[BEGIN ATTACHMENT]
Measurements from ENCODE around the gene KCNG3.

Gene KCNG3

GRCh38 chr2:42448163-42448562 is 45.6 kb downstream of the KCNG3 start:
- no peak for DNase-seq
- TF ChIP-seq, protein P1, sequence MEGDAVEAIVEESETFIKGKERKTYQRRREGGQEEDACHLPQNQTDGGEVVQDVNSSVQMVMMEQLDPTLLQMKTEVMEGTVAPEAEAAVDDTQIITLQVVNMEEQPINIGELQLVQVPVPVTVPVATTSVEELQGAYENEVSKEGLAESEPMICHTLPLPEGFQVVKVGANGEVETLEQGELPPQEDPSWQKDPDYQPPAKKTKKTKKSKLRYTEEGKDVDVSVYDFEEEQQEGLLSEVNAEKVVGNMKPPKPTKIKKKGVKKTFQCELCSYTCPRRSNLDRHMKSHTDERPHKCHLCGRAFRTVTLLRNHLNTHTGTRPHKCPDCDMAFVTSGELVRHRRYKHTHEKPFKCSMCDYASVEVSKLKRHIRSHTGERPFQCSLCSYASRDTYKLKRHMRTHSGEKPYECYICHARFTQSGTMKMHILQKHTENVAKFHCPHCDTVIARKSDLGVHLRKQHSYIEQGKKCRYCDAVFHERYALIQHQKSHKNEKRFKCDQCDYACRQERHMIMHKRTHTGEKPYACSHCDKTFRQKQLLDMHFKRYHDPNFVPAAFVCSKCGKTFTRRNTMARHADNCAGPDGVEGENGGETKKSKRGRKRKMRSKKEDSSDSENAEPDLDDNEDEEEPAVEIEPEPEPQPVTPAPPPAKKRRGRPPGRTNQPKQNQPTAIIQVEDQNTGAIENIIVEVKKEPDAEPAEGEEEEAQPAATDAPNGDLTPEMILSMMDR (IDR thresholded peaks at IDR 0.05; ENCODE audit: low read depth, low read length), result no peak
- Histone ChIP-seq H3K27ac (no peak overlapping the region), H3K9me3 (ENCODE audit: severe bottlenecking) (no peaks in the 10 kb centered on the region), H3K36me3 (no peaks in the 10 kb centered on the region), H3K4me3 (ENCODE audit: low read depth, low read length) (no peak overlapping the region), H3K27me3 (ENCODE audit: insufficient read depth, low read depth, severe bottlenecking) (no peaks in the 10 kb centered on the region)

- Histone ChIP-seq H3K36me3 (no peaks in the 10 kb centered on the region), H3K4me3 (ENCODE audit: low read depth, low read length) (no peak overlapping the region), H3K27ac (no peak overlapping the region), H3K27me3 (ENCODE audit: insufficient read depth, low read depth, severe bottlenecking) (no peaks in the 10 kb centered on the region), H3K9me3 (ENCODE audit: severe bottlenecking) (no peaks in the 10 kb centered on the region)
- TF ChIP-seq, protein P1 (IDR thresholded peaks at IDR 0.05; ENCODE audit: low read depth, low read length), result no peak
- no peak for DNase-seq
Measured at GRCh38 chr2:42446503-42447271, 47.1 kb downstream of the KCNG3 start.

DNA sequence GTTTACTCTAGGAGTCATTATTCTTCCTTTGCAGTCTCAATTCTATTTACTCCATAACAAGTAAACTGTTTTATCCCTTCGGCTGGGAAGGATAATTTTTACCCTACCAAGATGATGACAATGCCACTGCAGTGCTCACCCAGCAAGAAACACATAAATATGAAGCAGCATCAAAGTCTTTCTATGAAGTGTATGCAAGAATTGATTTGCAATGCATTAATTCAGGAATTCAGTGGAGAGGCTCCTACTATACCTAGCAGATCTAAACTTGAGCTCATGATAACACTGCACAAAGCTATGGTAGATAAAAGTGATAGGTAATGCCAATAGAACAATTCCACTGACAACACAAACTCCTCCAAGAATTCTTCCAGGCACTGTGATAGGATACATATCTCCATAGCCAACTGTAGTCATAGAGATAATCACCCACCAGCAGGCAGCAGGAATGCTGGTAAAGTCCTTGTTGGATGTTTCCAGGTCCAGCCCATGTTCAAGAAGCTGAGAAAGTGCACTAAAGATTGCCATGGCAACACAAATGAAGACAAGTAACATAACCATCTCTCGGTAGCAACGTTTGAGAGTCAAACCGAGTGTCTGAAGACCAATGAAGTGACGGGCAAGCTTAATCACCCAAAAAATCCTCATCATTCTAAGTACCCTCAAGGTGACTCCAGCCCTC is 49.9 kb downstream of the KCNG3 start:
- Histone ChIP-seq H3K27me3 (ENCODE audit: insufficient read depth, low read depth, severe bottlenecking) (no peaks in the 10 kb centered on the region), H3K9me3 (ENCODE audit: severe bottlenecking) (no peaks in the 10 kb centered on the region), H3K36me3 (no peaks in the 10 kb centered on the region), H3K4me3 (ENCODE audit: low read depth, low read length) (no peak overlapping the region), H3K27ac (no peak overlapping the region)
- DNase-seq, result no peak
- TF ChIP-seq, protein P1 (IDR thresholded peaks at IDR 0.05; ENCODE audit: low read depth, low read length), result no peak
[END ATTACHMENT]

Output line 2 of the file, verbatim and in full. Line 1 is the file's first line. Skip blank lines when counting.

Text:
Gene KCNG3